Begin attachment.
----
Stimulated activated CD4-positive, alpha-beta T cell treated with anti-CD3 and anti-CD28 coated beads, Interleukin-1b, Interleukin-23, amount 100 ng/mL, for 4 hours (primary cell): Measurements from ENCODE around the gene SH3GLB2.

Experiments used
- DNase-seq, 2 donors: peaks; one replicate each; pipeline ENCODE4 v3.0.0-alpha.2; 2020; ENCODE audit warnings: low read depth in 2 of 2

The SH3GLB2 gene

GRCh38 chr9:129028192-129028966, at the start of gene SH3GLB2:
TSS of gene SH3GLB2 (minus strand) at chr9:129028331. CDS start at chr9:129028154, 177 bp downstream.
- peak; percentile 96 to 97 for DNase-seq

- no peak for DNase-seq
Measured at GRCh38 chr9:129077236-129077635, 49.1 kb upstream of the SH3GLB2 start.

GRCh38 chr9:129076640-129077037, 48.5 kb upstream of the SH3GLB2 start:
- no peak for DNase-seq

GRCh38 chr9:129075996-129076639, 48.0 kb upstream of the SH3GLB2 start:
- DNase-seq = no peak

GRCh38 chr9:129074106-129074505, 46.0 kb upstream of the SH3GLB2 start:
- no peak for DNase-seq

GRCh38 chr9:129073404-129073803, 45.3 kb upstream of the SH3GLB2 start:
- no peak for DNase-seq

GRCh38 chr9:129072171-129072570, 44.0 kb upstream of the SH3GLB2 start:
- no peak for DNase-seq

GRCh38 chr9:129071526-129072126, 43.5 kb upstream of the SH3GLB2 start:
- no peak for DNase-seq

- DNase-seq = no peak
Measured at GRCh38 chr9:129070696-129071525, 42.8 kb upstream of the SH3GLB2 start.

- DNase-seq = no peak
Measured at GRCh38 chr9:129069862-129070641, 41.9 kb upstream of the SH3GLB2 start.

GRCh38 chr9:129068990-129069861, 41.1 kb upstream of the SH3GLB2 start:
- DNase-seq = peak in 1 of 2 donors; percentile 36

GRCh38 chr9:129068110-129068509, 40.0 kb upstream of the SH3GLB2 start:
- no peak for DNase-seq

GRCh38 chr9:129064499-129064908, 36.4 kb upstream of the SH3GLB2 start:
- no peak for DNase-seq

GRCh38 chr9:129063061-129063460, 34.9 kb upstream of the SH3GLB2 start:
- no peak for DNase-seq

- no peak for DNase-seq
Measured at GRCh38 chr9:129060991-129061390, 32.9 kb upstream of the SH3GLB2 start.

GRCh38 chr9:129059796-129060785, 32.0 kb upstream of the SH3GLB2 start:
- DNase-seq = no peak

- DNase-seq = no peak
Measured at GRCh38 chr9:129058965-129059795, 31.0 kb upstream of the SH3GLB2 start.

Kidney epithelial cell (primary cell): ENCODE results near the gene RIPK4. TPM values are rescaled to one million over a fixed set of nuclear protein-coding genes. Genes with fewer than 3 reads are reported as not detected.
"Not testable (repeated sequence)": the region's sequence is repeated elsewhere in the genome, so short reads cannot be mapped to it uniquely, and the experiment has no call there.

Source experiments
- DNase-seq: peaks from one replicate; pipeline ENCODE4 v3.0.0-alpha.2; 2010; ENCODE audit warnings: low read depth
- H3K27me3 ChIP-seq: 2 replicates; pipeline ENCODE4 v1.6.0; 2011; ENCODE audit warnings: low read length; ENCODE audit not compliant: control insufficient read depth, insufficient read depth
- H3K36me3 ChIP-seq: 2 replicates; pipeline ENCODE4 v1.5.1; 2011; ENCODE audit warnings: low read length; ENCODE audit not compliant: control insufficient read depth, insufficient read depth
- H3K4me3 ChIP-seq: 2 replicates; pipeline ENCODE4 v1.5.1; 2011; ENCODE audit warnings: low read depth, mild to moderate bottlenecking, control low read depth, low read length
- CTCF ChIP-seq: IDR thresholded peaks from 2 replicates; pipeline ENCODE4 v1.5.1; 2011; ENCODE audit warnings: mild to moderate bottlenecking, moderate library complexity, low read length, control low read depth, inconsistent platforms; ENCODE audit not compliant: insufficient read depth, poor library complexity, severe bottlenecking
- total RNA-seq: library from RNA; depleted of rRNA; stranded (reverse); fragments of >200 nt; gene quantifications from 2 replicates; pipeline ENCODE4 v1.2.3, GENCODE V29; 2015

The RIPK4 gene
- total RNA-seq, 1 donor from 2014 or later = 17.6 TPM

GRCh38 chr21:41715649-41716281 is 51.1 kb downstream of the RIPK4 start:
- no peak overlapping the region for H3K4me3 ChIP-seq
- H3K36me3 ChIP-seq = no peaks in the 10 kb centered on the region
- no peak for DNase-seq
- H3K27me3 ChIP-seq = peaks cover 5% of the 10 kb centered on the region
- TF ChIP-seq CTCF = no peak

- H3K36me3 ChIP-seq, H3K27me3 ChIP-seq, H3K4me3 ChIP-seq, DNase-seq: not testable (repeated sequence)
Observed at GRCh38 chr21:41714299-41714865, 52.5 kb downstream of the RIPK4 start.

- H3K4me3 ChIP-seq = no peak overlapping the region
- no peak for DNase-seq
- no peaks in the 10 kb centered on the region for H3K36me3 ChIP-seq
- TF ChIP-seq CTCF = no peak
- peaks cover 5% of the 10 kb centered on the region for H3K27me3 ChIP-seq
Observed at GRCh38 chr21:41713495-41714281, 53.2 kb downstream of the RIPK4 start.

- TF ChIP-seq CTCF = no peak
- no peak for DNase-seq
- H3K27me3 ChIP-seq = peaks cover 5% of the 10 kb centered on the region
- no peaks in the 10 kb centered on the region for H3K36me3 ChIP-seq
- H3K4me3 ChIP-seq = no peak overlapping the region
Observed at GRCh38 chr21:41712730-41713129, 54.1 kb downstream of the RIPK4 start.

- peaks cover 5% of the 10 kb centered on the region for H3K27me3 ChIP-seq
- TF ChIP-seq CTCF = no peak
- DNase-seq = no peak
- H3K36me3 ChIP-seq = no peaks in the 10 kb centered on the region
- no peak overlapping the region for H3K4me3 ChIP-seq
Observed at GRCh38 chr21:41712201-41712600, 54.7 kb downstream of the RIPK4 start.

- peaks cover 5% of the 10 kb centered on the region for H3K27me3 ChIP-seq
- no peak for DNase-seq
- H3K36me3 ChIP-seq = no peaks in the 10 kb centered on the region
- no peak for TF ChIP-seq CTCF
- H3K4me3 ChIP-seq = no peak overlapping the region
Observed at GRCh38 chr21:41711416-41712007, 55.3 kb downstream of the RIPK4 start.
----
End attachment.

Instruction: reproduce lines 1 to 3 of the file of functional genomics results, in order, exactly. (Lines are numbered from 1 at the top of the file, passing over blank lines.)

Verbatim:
Stimulated activated CD4-positive, alpha-beta T cell treated with anti-CD3 and anti-CD28 coated beads, Interleukin-1b, Interleukin-23, amount 100 ng/mL, for 4 hours (primary cell): Measurements from ENCODE around the gene SH3GLB2.

Experiments used
- DNase-seq, 2 donors: peaks; one replicate each; pipeline ENCODE4 v3.0.0-alpha.2; 2020; ENCODE audit warnings: low read depth in 2 of 2